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Physiology of parturition

Errol R Norwitz, MD, PhD, MBA
Section Editor
Charles J Lockwood, MD, MHCM
Deputy Editor
Vanessa A Barss, MD, FACOG


Labor is a physiological event involving a sequential, integrated set of changes within the myometrium, decidua, and uterine cervix that occur gradually over a period of days to weeks. Biochemical connective tissue changes in the uterine cervix appear to precede uterine contractions and cervical dilation, and all of these events usually occur before rupture of the fetal membranes.

Labor is a clinical diagnosis, which includes (i) the presence of regular phasic uterine contractions increasing in frequency and intensity, and (ii) progressive cervical effacement and dilatation. A show (bloody discharge) may or may not be present. Cervical dilatation in the absence of uterine contractions is seen most commonly in the second trimester and is suggestive of cervical insufficiency (see "Cervical insufficiency"). Similarly, the presence of uterine contractions in the absence of cervical change does not meet criteria for the diagnosis of labor. Such contractions are often attributed to "false labor" or uterine irritability. The myometrial contractility pattern changes in labor from "contractures" (long-lasting, low frequency activity) to "contractions" (high intensity, high frequency activity) [1].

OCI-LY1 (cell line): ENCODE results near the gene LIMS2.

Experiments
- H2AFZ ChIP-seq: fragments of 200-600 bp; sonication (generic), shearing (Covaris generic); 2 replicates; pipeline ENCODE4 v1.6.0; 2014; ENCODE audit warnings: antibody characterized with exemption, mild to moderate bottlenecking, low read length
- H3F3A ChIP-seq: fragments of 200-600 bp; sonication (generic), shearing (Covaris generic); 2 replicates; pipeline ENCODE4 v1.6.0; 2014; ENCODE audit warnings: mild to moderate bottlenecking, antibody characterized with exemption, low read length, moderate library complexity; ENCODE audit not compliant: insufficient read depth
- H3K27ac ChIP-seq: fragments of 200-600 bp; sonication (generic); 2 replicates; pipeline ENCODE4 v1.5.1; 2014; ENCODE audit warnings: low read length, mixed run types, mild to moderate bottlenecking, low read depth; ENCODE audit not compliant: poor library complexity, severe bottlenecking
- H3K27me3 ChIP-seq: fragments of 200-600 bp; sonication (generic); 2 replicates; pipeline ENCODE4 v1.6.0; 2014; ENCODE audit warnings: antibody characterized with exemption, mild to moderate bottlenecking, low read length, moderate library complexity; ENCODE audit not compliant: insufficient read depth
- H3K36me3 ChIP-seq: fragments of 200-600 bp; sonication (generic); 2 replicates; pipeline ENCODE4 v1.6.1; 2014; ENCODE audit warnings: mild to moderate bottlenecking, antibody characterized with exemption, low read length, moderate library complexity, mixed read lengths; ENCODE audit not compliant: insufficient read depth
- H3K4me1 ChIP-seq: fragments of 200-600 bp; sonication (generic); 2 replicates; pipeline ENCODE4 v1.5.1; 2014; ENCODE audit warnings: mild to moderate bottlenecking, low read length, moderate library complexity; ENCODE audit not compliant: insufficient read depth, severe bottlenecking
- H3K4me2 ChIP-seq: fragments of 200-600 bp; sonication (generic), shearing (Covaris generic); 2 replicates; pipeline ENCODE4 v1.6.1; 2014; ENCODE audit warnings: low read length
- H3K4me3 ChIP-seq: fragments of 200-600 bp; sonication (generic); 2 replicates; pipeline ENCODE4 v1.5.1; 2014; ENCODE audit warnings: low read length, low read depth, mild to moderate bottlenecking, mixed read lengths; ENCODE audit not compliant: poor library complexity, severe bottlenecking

Labor and delivery are not passive processes by which uterine contractions push a rigid object through a fixed aperture. The ability of the fetus to successfully negotiate the pelvis during labor and delivery depends upon a complex interaction of three variables: power (uterine contractions), passenger (fetus), and passage (both bony pelvis and pelvic soft tissues). Although conventional wisdom dictates that powerful contractions are more likely to be associated with a successful outcome, there are no data to support this conclusion. Furthermore, precipitous labor probably results from low resistance of the pelvic soft tissues (the cervix in the first stage of labor and the muscles of the pelvic floor in the second stage) rather than from high myometrial activity [2].


The mean duration of human singleton pregnancy is 280 days (40 weeks) from the first day of the last menstrual period. A term pregnancy is defined as the period from 259 to 293 days after the first day of the last menstrual period (370/7ths to 416/7ths weeks).

Term labor may be regarded physiologically as a release from the inhibitory effects of pregnancy on the myometrium, rather than as an active process mediated by uterine stimulants. As an example, strips of myometrium obtained from a quiescent uterus at term and placed in an isotonic water bath will contract vigorously and spontaneously without added stimuli [3,4]. Nevertheless, both inhibitory and stimulatory mechanisms likely play a role in uterine activity.


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Literature review current through: Sep 2016. | This topic last updated: Jun 16, 2015.
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